Trump also warned Russia and Iran not to stand by their ally in Damascus.
“Russia must decide if it will continue down this dark path or if it will join with civilised nations as a force for stability and peace,” he argued.
The strikes had been expected since harrowing footage surfaced of the aftermath of the attack in Douma, which prompted a furious reaction from Trump. Trump's anger and apparent determination was quickly matched by France's President Emmanuel Macron, who signed his country up for a joint response.
“We cannot tolerate the normalisation of the use of chemical weapons,” Macron said in a statement.
Britain's Prime Minister Theresa May was more cautious, but by the time the first precision cruise missile was launched, Trump had a mini-coalition.
“We cannot allow the use of chemical weapons to become normalised – within Syria, on the streets of the UK, or anywhere else in our world,” May said, referring to a recent assassination attempt on a Russian double agent.
In the days between the attack in Douma and the US-led response, Washington and Moscow clashed repeatedly in duelling press statements and US debates.
Moscow denied its ally Assad had any role in the outrage, pushing a variety of alternative theories that peaked with a claim that Britain had staged the event.
More practically, at the United Nations, Russia's diplomats vetoed a US motion to re-establish an international investigation into chemical weapons use in Syria that could have established blame.
Washington, Paris and London have nevertheless insisted that their own secret intelligence points to Assad's guilt, and on Friday, a US spokeswoman said they had “proof.”
The western leaders apparently found this convincing enough reason to launch a punitive strike, but other observers are concerned that the crisis could escalate.
The Russian military had vowed to respond to any attack, and Russian President Vladimir Putin's administration had repeatedly warned that Trump was taking America down a dangerous path.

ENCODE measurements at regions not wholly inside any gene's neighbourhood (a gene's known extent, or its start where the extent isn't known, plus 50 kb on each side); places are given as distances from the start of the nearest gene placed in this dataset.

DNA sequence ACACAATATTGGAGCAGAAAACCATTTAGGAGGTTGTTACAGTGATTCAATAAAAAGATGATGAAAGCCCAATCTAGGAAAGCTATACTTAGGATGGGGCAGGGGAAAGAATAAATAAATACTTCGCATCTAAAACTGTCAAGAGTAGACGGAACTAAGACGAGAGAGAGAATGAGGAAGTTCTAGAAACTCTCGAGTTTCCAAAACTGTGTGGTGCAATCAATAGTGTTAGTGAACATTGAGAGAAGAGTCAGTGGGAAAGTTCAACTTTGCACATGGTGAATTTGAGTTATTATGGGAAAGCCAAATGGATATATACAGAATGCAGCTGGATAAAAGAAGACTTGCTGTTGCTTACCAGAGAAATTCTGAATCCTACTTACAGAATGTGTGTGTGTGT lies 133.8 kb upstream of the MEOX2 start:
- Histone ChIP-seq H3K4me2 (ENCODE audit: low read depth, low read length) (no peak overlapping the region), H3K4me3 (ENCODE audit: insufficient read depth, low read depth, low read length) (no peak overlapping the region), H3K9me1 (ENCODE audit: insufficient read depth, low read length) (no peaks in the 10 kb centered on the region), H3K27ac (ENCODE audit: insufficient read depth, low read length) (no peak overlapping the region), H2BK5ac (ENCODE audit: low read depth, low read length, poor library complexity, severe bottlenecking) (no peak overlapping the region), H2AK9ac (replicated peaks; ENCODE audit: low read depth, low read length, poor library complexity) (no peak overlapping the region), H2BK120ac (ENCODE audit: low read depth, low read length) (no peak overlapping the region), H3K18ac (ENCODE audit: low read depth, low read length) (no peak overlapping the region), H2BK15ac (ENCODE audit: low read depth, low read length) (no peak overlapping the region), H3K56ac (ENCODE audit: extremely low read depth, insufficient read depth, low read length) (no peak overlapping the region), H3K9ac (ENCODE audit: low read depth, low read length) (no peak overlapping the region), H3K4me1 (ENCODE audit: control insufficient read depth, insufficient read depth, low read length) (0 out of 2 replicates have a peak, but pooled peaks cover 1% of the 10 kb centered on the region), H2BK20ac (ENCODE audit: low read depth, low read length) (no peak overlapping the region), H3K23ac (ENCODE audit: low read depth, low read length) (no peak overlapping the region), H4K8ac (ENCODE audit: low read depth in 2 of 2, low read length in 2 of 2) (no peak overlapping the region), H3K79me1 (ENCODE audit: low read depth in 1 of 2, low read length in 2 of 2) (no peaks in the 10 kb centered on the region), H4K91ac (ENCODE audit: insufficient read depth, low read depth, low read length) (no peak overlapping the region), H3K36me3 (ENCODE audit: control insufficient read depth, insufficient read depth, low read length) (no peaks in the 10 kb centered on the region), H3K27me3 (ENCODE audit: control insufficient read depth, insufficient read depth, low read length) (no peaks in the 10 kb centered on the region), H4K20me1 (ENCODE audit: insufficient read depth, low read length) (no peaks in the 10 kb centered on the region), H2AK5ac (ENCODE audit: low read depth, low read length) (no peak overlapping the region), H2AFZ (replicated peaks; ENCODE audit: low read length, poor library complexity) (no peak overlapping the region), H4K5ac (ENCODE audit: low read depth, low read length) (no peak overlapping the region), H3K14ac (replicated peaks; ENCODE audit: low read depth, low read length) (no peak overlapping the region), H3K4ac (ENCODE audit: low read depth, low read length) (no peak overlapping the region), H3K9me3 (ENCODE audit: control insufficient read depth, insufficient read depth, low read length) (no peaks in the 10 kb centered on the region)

After the strikes, Moscow's ambassador to the United States, Anatoly Antonov, said: “We warned that such actions would not be left without consequences.”
United Nations Secretary-General Antonio Guterres on Friday had warned the rival camps against “full-blown military escalation” and stressed the need to “avoid the situation spiralling out of control.”
Decision to act
Trump has long criticised his predecessor Barack Obama for failing to enforce a previous US “red line” in 2013 after earlier chemical attacks blamed on Assad's forces.
And he set his own precedent just over a year ago when he ordered a cruise missile strike on a Syrian air base after sarin was fired at civilians in the town of Khan Sheikhun.
Backed by his hawkish new national security adviser John Bolton, who took office on Monday, Trump has been meeting with advisors and generals all week to plan.
Mattis had reportedly been arguing for a cautious response that would minimise the risk of the US being dragged deeper into Syria's civil war. But other advisors wanted to use the opportunity to convince Trump, who wants to pull US forces out of Syria once the Islamic State jihadist group is defeated, to take a tough stance.
These hardliners, along with influential US allies Israel and Saudi Arabia, want Washington to counter Iran's growing power in Syria — even if it means risking a perilous stand-off with Russia.